Making Sterno / Sawdust Candles for Cooking (?) : LUSENET : TimeBomb 2000 (Y2000) Preparation Forum : One Thread

The following is something I saved from the web (URL unknown). Does anybody have any other formulas (or good URLs) dealing with any type of cooking-fuel production?



Mixing Procedure:

Mix 11 Miligrams of Calcium Acetate (1/2 a film canister) with 10 mills of water. (fills up the canister) Then shake for 10 seconds, let it sit for approximately one minute then shake once more for 10 seconds, make sure the Calcium Acetate is completely dissolved.

Measure 10 mills of the solution and pour into can. Slowly add 40 mills of ethanol. As you add the ethanol, the mixture should "Gel" instantly. At this point I poured off any remaining Ethanol (a very small amount, looked like about 1/10 of an oz.) Because this mixture gels instantly, you do not have to combine the two until you need to use it for cooking Once the solution has Gelled (approximately instantly), it is ready to use.



Each can of "Canned Heat" will put out enough heat to fry anything for a period of 22 minutes. We used a 12 inch aluminum frying pan for the testing. (we were able to cook two eggs, two pancakes, and 6 pieces of bacon with one can.) If what you are cooking will take more than 22 minutes, have a second can ready to use.


You can use or make whatever is necessary to support the pan over the canned heat while cooking. I used a heavy metal coat hanger. I bent it with some pliers to form a support stand with four legs.

The above mixture produced enough canned heat to cook 2 eggs, and 2 pancakes. It only filled 0.25 inch in a tuna can and lasted for about 20 minutes).


Any thoughts (or good URLs) on Sawdust Candle construction? Proven techniques? How exactly are so-called 120+-hour candles made? Or, does anyone have any better suggestions for long-term light/heat/cooking. I understand that by placing 3 or more wicks into a single candle, that enough heat can be generated for rudimentary cooking. [Sorry I'm such a newbie at this.]

I'm looking for the most bang per ounce.. . . Cost of ingredients is a factor too, I guess.


-- Zach Anderson (, October 10, 1999


Just picked up a box of 4 candles, each supposed to burn for 480 hours, for $5.00 Basically just look like a candle in a drinking glass. Was an impulse buy at Wal Mart. I am planning on stopping at the church supply store - they have candles which some demoninations use that easily burn for a week. Don't know the costs though.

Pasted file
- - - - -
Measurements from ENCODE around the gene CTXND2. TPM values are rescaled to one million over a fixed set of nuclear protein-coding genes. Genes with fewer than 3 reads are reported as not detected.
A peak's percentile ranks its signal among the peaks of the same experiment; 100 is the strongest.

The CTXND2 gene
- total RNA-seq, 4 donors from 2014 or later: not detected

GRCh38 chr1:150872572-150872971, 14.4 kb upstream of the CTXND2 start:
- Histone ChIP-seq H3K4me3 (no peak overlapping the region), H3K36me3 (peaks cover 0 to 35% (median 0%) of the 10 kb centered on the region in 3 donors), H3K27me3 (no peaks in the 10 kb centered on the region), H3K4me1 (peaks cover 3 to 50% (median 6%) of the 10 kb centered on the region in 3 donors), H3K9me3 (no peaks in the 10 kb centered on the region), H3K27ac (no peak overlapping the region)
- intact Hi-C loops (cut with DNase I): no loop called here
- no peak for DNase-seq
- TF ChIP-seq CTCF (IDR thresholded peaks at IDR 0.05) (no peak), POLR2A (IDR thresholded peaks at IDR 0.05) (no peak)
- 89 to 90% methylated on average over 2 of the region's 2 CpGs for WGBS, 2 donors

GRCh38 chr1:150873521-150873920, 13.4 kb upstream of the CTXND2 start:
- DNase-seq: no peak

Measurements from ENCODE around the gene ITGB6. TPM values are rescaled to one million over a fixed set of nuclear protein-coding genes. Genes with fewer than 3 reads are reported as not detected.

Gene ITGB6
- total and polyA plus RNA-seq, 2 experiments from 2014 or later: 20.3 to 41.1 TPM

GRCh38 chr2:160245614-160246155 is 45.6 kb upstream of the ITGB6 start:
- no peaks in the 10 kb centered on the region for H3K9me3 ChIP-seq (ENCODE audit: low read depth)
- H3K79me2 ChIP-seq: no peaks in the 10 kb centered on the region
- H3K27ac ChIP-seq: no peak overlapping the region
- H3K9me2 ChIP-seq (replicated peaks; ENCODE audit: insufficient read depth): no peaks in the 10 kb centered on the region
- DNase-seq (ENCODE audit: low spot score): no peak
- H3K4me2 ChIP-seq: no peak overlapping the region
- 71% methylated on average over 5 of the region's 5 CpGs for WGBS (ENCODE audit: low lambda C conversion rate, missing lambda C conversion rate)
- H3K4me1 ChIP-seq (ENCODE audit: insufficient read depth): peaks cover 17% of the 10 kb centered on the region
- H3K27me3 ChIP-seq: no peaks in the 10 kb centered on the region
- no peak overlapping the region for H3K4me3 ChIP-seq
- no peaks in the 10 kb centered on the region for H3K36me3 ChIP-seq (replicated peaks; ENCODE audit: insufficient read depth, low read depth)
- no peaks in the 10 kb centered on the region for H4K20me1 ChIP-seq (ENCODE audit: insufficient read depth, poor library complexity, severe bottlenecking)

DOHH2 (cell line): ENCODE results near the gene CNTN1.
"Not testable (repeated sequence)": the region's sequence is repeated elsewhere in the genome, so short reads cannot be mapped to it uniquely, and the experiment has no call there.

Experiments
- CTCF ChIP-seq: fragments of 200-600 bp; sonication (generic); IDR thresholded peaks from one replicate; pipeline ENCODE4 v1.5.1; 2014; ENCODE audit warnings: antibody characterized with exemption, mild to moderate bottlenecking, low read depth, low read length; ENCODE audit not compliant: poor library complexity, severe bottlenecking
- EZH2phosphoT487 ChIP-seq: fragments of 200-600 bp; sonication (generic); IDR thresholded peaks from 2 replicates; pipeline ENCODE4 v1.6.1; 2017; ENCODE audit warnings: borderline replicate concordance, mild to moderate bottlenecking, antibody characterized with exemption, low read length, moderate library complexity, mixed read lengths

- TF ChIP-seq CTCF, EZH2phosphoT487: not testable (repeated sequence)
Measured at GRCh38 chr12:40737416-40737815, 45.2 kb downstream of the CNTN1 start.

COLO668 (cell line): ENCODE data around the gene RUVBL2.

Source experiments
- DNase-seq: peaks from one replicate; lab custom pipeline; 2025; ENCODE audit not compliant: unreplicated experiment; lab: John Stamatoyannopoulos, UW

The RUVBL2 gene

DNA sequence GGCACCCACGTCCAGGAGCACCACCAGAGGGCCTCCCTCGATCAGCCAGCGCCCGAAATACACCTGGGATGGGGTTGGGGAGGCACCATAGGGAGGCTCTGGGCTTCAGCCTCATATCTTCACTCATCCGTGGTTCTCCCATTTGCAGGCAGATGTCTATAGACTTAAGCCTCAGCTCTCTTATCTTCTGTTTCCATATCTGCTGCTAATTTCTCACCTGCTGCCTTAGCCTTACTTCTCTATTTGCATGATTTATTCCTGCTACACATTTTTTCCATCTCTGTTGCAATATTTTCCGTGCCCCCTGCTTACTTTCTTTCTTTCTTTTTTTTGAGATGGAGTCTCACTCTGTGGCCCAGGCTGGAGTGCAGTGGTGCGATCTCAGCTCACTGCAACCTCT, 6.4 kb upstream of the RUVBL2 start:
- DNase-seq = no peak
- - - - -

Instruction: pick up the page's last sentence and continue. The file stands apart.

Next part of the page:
For cooking, I went to SAMS and bought a couple flats of their chafing dish fuel. Wasn't that expensive, and from what I've read, is ok to burn indoors, not as dangerous as Sterno, and doesn't "dry out" like sterno can. These will supplement my other alternatives, such as warming stuff in my fireplace or on top of my kerosene heater, and my coleman stove (outdoors only of course). There are also url's out there for "solar" alternatives (lots of good stuff at (one of these days I'll figure out how to hot link those things).

We are all newbies at one time - I still am for most of this stuff. That's why this is such a great forum - with very little flaming.


-- Eyell Makedo (, October 10, 1999.

We have friends with a sawmill, thus a supply of sawdust from wood without preservatives. Could anyone point me to a recipe for sawdust candles?

-- helen (, October 10, 1999.

The 11 miligrams of calcium acetate mentioned in the directions seems pretty small, only .011 of a gram (which itself is about the weight of a paper clip). Are you sure it shouldn't be 11 grams, since this seems a more likely mass for half a film canister?

-- Steve A (, October 10, 1999.

sawdust plus wax/parafin equals FIRESTARTER SUPREME.



-- Chuck, a night driver (, October 10, 1999.